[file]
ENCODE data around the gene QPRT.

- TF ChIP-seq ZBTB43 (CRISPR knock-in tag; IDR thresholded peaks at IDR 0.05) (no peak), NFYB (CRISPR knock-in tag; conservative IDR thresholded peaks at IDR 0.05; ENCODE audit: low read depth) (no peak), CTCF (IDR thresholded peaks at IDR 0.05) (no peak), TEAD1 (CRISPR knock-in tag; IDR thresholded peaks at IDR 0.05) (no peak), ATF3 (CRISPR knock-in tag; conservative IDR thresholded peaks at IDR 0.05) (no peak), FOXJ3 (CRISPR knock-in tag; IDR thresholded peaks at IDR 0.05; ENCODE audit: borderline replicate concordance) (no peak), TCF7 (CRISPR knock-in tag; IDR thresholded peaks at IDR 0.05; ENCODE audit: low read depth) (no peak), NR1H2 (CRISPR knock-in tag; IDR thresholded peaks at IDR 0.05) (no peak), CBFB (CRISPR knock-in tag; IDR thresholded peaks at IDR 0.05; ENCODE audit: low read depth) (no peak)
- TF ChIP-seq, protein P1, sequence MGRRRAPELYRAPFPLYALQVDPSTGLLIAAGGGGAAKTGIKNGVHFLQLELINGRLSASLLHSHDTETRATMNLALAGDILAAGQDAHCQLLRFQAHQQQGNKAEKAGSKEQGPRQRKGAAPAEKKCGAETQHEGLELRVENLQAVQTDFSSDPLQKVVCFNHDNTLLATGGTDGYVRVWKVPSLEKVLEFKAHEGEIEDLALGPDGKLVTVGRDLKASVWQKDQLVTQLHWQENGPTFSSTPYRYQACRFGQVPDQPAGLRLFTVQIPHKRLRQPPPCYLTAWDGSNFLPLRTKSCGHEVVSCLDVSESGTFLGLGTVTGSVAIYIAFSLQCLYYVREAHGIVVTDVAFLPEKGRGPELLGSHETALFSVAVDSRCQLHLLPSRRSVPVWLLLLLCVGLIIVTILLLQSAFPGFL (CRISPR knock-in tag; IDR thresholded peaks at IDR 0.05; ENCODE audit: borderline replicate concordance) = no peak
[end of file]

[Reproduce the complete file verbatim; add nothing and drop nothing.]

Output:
ENCODE data around the gene QPRT.

- TF ChIP-seq ZBTB43 (CRISPR knock-in tag; IDR thresholded peaks at IDR 0.05) (no peak), NFYB (CRISPR knock-in tag; conservative IDR thresholded peaks at IDR 0.05; ENCODE audit: low read depth) (no peak), CTCF (IDR thresholded peaks at IDR 0.05) (no peak), TEAD1 (CRISPR knock-in tag; IDR thresholded peaks at IDR 0.05) (no peak), ATF3 (CRISPR knock-in tag; conservative IDR thresholded peaks at IDR 0.05) (no peak), FOXJ3 (CRISPR knock-in tag; IDR thresholded peaks at IDR 0.05; ENCODE audit: borderline replicate concordance) (no peak), TCF7 (CRISPR knock-in tag; IDR thresholded peaks at IDR 0.05; ENCODE audit: low read depth) (no peak), NR1H2 (CRISPR knock-in tag; IDR thresholded peaks at IDR 0.05) (no peak), CBFB (CRISPR knock-in tag; IDR thresholded peaks at IDR 0.05; ENCODE audit: low read depth) (no peak)
- TF ChIP-seq, protein P1, sequence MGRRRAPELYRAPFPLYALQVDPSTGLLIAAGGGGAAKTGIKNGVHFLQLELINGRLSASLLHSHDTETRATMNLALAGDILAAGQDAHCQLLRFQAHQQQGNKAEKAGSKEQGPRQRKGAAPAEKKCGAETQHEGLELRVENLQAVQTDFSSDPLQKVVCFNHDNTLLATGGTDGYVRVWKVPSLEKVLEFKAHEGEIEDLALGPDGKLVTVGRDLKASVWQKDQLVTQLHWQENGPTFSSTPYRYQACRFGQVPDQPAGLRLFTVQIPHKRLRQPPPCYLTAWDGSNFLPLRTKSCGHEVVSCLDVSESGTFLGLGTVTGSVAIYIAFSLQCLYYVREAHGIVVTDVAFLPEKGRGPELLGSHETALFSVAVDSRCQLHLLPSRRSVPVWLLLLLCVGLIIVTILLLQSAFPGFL (CRISPR knock-in tag; IDR thresholded peaks at IDR 0.05; ENCODE audit: borderline replicate concordance) = no peak